You can easily void a check by writing “VOID” on the face of the check in blue or black ink and large letters. You may need to void a check in order to set up automatic transactions, such as bank transfer. B. Depositing paychecks directly into your checking account.
Although many financial transactions are now paperless and most of us track our finances using websites and apps, there are still many common reasons to use a physical check.
Often times, employers require you to file a bad check to record your account information and set up a direct deposit for your paychecks.
Fortunately, reversing a check is an easy and straightforward task. Read on to learn exactly how to void a check, why you might need to void a check, and what to do when you run out of checks.
How to cancel a check
Voiding a check is as simple as writing “VOID” in large letters on the front of the check. However, there are a few other things to consider. Follow these three steps to get a properly invalid check to set up direct deposit or other automatic payments.
Step 1: start with a blank check
If you are filing an invalid check for direct deposit or automatic payments, there is no need to include any information on the regular lines. Take a blank check from your checkbook and move on to the next step.
Step 2: reverse the check using blue or black ink
Using a blue or black pen, write “VOID” in large letters across the face of the check, making sure not to cover the routing or bank account numbers. These numbers are used by the person receiving the invalid check to identify your checking account.
When you write "VOID" on the check, you prevent anyone from filling out and cashing the check. There is only one step left in the process.
Step 3: Make a copy of the invalid check
Make a copy of the invalid check to mail to your employer or whoever needs the invalid check. You can keep the original to yourself as a reminder that the check with that number was not used on a specific payment.
You can use copies or pictures of the same invalid check in multiple situations. Read on for some scenarios where a canceled exam is required.
Reasons you might need to void a check
In a variety of situations, providing an invalid check can release your checking account information without anyone being able to use the check.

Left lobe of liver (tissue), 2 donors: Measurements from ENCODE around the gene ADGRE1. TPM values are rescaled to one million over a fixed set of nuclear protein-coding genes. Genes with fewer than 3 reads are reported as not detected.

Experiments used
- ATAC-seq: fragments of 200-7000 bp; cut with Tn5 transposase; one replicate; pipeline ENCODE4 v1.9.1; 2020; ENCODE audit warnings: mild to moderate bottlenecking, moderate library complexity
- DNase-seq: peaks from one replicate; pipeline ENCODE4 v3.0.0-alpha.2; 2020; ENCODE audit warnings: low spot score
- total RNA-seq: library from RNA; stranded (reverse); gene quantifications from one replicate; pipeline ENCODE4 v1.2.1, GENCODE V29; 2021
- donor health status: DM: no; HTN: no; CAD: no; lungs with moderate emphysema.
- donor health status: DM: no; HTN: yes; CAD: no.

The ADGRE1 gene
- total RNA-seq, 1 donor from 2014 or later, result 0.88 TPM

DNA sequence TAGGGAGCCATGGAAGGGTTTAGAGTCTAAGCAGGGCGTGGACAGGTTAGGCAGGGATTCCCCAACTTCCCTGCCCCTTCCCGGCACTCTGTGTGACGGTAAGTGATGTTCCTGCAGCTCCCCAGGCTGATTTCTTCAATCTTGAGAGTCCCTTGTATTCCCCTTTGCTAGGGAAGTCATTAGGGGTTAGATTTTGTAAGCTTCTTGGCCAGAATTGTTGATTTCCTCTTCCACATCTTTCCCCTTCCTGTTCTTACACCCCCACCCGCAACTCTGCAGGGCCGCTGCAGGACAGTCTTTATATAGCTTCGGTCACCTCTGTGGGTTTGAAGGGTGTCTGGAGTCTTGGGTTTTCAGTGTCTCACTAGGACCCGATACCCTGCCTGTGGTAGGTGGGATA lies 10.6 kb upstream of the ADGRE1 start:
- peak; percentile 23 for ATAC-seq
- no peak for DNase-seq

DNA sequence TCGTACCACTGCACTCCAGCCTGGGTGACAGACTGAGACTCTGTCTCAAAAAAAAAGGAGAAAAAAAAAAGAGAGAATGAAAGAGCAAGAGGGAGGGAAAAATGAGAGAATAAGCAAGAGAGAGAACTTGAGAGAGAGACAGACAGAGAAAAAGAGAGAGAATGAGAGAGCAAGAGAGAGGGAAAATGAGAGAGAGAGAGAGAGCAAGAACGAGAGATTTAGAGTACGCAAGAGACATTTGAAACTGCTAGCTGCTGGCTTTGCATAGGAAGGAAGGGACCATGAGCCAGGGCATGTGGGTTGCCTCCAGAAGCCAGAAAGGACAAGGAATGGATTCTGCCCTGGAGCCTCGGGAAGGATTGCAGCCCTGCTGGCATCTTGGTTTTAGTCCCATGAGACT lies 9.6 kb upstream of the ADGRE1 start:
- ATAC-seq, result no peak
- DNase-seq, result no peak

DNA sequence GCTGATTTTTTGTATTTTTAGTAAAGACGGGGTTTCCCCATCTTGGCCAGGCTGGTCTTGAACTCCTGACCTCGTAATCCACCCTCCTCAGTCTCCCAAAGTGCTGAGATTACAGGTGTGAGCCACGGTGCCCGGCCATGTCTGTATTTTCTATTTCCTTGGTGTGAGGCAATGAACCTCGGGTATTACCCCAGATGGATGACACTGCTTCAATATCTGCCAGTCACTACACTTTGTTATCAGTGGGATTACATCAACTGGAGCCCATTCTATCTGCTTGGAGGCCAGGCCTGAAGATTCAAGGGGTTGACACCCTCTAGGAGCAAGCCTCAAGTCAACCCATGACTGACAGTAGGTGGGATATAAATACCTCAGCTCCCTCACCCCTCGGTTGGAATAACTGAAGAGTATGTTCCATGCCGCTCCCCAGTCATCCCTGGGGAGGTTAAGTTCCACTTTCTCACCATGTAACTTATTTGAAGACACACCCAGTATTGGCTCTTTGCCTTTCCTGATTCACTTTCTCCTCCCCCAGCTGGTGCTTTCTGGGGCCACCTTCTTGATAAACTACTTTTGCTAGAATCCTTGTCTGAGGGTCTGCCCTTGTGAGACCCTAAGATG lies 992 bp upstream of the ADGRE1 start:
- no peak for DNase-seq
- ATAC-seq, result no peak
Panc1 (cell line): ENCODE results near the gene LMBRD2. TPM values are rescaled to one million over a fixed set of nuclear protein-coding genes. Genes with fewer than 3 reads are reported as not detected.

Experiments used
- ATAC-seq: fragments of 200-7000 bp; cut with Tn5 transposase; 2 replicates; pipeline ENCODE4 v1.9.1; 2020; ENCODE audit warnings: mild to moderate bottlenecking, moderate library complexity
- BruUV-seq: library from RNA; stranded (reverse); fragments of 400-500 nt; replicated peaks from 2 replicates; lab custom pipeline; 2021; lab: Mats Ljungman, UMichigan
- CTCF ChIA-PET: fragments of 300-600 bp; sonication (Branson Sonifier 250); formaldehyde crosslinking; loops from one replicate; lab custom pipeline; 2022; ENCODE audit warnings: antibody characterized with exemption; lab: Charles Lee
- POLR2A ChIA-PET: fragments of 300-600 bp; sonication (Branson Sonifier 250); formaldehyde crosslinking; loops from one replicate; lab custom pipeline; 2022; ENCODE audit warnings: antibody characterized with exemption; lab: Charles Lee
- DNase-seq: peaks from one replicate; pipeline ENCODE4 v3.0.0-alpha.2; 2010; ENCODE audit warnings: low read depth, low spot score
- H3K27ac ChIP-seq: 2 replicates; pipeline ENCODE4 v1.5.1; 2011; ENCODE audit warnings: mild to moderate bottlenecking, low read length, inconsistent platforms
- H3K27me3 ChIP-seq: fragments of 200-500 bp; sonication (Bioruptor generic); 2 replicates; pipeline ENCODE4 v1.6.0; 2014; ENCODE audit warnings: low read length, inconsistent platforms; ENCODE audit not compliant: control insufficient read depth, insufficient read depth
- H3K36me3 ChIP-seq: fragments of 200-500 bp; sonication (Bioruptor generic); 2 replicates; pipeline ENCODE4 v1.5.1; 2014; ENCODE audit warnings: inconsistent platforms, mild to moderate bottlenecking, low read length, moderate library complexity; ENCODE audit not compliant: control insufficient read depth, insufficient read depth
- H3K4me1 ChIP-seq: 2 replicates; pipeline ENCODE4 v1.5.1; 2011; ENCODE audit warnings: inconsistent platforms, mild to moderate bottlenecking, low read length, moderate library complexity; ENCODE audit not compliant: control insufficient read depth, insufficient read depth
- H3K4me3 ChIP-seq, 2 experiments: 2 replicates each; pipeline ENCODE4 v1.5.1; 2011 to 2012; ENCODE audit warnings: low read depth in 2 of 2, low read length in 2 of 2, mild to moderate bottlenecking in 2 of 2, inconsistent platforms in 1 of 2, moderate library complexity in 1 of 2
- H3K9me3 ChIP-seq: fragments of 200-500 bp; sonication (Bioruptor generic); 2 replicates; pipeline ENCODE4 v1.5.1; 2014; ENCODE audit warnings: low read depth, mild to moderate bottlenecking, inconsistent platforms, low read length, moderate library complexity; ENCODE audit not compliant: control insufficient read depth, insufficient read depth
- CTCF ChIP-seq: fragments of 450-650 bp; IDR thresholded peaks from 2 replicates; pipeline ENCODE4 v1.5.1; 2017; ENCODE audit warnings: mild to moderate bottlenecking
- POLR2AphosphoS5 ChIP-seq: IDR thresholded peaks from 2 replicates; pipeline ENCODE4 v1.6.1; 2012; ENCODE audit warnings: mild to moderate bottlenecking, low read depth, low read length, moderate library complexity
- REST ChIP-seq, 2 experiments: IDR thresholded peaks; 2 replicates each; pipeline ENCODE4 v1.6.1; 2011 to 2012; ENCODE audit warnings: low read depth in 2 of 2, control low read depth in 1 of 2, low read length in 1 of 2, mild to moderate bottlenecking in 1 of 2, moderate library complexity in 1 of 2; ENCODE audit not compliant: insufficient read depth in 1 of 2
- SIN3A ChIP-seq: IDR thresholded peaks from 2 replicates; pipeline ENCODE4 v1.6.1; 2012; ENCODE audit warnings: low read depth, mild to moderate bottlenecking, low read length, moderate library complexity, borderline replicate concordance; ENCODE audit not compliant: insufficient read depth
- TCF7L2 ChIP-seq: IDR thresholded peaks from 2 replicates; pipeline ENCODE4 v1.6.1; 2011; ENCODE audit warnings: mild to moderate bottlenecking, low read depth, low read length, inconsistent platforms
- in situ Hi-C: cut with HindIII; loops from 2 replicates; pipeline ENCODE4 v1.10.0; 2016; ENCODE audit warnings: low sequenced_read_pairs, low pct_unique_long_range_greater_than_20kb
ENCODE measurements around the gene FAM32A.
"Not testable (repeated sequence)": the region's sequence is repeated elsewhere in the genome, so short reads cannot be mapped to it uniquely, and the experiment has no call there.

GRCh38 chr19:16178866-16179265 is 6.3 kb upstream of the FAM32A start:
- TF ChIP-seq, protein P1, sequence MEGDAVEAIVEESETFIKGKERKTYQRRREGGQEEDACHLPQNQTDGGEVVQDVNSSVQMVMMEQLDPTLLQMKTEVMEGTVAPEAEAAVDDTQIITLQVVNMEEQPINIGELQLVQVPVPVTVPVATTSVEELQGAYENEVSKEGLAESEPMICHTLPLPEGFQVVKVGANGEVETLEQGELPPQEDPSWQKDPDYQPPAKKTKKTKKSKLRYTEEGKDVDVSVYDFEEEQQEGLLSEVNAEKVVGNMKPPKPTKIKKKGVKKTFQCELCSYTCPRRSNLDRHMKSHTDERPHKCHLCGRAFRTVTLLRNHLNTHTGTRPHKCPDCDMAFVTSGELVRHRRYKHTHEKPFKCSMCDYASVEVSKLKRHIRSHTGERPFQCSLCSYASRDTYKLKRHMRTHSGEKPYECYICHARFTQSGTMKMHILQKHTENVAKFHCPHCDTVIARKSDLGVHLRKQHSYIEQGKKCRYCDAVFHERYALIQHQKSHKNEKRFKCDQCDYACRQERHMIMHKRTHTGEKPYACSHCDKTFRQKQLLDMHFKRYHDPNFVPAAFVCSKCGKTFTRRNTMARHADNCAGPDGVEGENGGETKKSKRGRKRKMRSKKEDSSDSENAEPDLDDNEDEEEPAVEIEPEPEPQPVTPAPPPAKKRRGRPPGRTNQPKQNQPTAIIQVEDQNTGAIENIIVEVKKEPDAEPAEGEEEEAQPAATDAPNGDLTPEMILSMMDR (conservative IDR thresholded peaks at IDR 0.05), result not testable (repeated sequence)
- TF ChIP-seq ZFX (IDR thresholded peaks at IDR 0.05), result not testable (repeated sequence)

Here are a few times that invalid testing may be required:
Set up direct deposit: If you want your paycheck to be deposited directly into your checking account, your employer may request an invalid check so they can view your account information.
Set up automatic payments: Some recurring payments, such as loans or utility bills, can be automatically debited from your checking account on a set schedule. However, this often requires the establishment of an invalid check.
To clear a faulty check: After completing a check, you may find that you made a mistake on behalf of the recipient or in the amount. You can void the check simply by writing "VOID" on it and then writing a new check.
If for some reason you need to void a check but don't have one, there are workarounds to try.
What to do if you don't have checks
When you need to produce a bad check but don't have any checks, there are a few things you can try:
Connect directly to your bank account: Many employers and companies now allow you to directly connect your bank account using your credentials or routing and bank account numbers without the need for an invalid check.
Preview a check on your bank's website: When ordering checks online, many banks will preview the checks. In certain situations you may be able to print this preview image and write "VOID" on the check. However, this may not always be sufficient.
Get a countercheck at your local bank branch: Many banks offer you a countercheck at a local branch. Instead of an entire checkbook, this is a single check that you can void. Note that some banks charge a fee for providing counter checks.
If none of these solutions are suitable for your particular situation, you may need to order checks from your bank. Some banks do not offer checks. Therefore, if you need checks to void, you may need to sign up for a new checking account.
Make sure you have a budget in place to keep track of your income and expenses after voiding a check and giving it to your employer or other company.
Frequently asked questions about voiding checks
With checks becoming rarer, many people have questions about how to void checks. Here are some of the questions people often have:
How can I cancel a blank check?
You can cancel a blank check or a completed check in the same way: write “VOID” in large letters across the entire check. Once you do this, no one can deposit the check.
How do I cancel a direct deposit check?
To void a check so that your employer can make a direct deposit, take a blank check and write "VOID" in large letters across the entire check. Make sure you don't cover the routing or account numbers your employer uses to make sure your paycheck goes to the correct account. Make a copy of the check you plan to send to your employer and keep the original for your own records.
How can I cancel a check that has already been sent?
There is no way to void a check if you've already sent it. Instead, you'll need to contact your bank and ask them to issue a payment stop for that particular check number, although a fee may apply for doing so.
How can I cancel a lost check?
If you've lost a check, you can't void it. However, you should contact your bank immediately so that they can issue a stop payment for this check number that will prevent other people from using it. Note that some banks may charge a fee to stop writing a check.
Register with Mint today
From budgets and bills to free credit scores and more
Discover the effortless way to stay on top of things.
Learn more about security